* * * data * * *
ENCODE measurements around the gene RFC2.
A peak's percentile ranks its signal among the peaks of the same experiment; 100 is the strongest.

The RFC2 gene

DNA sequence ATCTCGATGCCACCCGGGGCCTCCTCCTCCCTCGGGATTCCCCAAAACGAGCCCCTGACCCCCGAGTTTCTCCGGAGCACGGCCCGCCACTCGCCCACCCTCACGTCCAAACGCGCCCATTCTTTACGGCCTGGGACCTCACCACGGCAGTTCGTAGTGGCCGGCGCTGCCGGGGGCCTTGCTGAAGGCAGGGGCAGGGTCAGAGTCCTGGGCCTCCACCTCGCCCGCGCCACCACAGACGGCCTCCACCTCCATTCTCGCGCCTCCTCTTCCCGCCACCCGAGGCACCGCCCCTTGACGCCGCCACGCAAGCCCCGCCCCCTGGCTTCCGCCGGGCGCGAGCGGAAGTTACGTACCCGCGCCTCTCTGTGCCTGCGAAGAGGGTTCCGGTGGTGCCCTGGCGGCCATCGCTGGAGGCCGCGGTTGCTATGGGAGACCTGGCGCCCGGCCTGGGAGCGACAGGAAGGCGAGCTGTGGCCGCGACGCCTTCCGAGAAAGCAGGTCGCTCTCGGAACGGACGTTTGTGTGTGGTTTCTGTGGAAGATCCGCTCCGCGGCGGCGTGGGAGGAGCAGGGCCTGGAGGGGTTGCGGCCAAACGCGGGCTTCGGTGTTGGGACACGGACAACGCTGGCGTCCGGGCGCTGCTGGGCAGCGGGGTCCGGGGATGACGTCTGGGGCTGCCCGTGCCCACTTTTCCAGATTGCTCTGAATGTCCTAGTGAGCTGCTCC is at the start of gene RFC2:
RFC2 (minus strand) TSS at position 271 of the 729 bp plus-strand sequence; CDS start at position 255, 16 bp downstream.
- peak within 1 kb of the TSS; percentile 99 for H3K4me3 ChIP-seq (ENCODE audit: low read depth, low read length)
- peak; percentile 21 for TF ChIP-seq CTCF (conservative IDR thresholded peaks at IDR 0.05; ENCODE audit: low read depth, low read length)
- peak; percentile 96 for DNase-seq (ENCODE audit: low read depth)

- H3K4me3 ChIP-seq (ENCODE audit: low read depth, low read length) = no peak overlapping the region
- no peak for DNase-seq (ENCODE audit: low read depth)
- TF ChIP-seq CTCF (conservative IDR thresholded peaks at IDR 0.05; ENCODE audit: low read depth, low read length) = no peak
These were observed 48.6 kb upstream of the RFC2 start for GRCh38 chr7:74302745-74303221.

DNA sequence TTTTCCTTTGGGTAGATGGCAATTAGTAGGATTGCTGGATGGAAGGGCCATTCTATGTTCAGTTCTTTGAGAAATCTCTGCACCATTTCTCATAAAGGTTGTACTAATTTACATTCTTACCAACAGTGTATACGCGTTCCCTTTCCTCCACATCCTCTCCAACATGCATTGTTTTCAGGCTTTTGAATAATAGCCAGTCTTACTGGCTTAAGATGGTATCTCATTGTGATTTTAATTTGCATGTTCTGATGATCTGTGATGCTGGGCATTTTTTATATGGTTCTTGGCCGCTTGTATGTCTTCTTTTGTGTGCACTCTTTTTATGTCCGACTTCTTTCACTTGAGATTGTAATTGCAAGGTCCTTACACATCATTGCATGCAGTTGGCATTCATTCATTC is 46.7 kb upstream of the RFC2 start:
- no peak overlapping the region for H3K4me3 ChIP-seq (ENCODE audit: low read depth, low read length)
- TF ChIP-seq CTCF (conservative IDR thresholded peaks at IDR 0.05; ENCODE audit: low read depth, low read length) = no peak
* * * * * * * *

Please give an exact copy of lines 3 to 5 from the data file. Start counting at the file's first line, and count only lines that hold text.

The RFC2 gene

DNA sequence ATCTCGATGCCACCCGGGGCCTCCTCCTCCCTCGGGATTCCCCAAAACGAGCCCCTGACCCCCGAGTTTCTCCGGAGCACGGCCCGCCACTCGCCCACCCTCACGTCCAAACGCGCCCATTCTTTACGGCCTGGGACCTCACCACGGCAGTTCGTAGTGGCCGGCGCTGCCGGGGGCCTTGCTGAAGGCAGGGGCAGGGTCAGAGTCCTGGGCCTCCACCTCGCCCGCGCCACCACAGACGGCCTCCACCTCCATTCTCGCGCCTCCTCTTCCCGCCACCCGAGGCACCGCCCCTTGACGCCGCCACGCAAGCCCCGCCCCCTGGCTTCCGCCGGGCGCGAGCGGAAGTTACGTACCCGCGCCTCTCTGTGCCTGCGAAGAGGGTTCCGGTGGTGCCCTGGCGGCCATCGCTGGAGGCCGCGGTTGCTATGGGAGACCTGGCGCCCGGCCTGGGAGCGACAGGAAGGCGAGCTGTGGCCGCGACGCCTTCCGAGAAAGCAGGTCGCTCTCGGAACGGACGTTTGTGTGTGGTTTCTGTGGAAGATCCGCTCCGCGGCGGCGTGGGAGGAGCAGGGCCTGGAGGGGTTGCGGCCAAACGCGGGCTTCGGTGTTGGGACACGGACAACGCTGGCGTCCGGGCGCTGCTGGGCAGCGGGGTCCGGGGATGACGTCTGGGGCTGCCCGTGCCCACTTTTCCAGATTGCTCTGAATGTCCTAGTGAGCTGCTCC is at the start of gene RFC2:
RFC2 (minus strand) TSS at position 271 of the 729 bp plus-strand sequence; CDS start at position 255, 16 bp downstream.